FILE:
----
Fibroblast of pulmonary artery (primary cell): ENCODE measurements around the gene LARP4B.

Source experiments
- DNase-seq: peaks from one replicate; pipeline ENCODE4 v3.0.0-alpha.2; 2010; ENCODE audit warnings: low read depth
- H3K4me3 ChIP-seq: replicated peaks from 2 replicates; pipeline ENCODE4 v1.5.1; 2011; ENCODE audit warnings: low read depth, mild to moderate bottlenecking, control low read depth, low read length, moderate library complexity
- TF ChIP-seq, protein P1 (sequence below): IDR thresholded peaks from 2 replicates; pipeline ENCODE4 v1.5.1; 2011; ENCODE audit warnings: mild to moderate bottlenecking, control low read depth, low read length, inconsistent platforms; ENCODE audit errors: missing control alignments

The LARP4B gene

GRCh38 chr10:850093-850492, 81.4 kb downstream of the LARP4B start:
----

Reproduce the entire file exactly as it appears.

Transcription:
Fibroblast of pulmonary artery (primary cell): ENCODE measurements around the gene LARP4B.

Source experiments
- DNase-seq: peaks from one replicate; pipeline ENCODE4 v3.0.0-alpha.2; 2010; ENCODE audit warnings: low read depth
- H3K4me3 ChIP-seq: replicated peaks from 2 replicates; pipeline ENCODE4 v1.5.1; 2011; ENCODE audit warnings: low read depth, mild to moderate bottlenecking, control low read depth, low read length, moderate library complexity
- TF ChIP-seq, protein P1 (sequence below): IDR thresholded peaks from 2 replicates; pipeline ENCODE4 v1.5.1; 2011; ENCODE audit warnings: mild to moderate bottlenecking, control low read depth, low read length, inconsistent platforms; ENCODE audit errors: missing control alignments

The LARP4B gene

GRCh38 chr10:850093-850492, 81.4 kb downstream of the LARP4B start: